I have a data set that contains a continuous explanatory variable and a set of responses as binary success and failures. For example,


test.data <- data.frame(variable = runif(1000,100,200))
make.data <- function(x){ 
  if(runif(1,0,1) <= ((x + runif(1,-50,50) - 100)/100)){1} else {0} 
test.data$response <- sapply(test.data$variable, make.data)

#  variable response
#1 171.4345        1
#2 186.9876        0
#3 122.4847        0
#4 189.0977        1
#5 109.0487        0
#6 157.7554        1

It's easy enough to run a glm on this data and get valid results, e.g.

glm.test <- glm(response ~ variable, data = test.data, family = binomial("logit"))

Somehow, the embedded glm logit link function seems to be able to account for entirely zero and entirely one values. If I was to perform the link function manually, e.g.

logit_func <- make.link("logit")$linkfun

test.data$link_response <- sapply(test.data$response, logit_func)

For obvious reasons I get a returned array of +Inf and -Inf.

#  variable response link_response
#1 185.1213        1           Inf
#2 150.7970        1           Inf
#3 178.1121        0          -Inf
#4 127.2224        1           Inf
#5 132.4209        0          -Inf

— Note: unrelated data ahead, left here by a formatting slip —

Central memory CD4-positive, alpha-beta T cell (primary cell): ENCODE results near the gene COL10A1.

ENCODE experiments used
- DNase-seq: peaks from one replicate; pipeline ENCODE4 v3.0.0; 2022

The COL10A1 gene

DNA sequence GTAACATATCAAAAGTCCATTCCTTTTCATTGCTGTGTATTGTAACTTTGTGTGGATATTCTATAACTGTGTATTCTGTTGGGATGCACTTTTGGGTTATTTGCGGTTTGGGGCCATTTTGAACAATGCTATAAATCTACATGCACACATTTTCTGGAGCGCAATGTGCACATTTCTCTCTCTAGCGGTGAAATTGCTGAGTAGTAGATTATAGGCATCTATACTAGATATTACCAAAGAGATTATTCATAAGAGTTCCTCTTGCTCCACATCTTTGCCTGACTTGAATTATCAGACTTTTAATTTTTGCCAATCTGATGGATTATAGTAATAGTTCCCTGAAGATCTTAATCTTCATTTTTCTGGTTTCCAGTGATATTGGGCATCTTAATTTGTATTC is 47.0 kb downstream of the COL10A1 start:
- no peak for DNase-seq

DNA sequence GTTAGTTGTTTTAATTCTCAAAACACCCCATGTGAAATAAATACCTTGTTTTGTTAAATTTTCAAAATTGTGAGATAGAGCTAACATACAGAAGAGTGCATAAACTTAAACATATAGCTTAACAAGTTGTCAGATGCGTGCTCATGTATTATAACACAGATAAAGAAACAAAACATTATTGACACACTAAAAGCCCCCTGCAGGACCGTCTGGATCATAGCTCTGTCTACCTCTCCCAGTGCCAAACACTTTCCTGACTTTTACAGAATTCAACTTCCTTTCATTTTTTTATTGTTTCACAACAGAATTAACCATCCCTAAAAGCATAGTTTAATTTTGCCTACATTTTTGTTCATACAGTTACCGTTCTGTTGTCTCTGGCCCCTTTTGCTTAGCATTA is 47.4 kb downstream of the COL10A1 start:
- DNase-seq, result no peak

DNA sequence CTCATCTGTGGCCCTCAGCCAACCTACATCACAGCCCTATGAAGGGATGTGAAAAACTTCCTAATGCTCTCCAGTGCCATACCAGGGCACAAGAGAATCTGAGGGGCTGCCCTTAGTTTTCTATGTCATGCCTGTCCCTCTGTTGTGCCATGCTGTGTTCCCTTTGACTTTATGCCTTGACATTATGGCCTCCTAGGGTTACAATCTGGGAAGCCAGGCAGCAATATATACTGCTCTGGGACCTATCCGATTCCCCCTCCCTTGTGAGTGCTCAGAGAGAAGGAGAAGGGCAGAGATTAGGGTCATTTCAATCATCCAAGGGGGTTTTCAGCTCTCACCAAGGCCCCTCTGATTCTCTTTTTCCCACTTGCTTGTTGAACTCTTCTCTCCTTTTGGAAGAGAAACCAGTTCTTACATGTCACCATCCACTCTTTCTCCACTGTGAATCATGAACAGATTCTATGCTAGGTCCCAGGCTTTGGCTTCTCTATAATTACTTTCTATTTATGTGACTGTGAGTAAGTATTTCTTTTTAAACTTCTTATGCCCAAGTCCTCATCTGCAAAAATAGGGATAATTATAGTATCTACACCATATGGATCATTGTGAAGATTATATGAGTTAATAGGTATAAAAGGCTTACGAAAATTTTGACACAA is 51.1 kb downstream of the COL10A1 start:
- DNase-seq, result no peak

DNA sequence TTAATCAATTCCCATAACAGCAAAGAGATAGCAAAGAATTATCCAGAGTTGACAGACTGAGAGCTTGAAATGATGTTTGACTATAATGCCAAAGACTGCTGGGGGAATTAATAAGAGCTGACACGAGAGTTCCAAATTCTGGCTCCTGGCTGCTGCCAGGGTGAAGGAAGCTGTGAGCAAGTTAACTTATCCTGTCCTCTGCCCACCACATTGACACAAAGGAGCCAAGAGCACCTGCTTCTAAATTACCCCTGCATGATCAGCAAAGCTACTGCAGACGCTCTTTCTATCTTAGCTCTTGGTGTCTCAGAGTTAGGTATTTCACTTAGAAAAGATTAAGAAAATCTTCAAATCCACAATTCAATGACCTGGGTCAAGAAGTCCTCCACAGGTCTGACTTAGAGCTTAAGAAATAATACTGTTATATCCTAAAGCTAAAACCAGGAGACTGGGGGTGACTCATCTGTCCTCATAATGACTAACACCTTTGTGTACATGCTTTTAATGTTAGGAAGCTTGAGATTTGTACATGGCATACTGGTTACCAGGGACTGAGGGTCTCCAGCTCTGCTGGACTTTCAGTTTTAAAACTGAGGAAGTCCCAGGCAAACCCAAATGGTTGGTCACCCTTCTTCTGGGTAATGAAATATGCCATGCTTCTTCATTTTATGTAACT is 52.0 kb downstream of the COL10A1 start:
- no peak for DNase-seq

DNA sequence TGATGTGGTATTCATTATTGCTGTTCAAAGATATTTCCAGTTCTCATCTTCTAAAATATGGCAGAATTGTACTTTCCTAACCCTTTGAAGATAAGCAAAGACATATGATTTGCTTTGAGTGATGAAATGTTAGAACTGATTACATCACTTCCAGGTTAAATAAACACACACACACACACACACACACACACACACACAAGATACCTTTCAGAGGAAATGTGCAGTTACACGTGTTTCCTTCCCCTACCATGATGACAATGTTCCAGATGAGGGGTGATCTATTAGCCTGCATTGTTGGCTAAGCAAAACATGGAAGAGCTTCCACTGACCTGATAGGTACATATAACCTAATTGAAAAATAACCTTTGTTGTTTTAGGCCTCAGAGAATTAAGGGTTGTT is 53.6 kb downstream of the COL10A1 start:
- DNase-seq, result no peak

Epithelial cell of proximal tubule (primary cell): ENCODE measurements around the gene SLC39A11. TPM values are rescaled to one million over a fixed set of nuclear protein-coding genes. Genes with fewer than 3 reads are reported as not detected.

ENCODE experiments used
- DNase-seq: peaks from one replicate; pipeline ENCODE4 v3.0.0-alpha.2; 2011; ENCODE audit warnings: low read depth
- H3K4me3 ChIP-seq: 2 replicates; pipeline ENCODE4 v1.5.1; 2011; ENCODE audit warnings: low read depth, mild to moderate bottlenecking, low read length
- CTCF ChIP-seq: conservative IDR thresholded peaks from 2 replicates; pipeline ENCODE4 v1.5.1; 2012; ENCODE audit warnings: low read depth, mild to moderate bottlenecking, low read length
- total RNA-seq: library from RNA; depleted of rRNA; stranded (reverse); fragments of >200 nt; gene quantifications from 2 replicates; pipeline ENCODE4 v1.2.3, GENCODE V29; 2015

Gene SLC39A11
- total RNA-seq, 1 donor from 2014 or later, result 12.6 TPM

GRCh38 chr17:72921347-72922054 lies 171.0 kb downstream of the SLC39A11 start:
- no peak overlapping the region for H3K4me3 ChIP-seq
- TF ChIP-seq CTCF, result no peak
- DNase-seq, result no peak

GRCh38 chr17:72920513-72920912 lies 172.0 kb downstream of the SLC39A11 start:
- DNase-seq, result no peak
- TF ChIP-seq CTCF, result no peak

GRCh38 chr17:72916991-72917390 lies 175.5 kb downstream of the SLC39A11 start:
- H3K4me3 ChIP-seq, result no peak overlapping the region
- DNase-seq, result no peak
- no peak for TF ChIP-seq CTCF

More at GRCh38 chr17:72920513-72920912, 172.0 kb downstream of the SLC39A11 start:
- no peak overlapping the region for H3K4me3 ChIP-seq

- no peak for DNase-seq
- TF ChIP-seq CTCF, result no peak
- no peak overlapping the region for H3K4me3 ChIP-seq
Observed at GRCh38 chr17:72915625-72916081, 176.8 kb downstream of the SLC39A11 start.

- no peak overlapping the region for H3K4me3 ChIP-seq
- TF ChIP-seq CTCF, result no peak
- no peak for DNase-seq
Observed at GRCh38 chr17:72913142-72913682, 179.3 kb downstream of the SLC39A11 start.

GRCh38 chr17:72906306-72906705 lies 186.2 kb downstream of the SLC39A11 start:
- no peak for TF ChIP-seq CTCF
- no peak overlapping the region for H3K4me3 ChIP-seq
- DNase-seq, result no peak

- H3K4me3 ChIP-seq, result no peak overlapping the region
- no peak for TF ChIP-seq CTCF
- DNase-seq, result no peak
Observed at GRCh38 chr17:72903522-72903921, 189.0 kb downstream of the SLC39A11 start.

#6 195.1341        1           Inf

So my questions is, what is the embedded glm link function doing which the standard logit link function not doing? How could I emulate the embedded glm link function?

  • 7
    $\begingroup$ There's an excellent discussion of what link functions do here. They're not transformations applied to the response. $\endgroup$ Aug 26 '15 at 16:36

$\newcommand{\variable}{\rm variable}$The link function is link to parameter of the distribution (in this example is $p$ of Bernoulli distribution) to the linear score $\eta$ (in this example is $b_0+b_1\times\variable$)


Then such $p$ derives the outcome of $0$ and $1$ by the binomial probability function $p_i^{y_i}(1-p_i)^{1-y_i}$

The link function is not the link from or to the response directly.


In case of logistic regression, you have a response variable $y_i$ that is 0/1 and (in the univariate case) one explanatory variable.

So you have, for each case in your sample, a binary outcome $y_i$ and a value for $x_i$.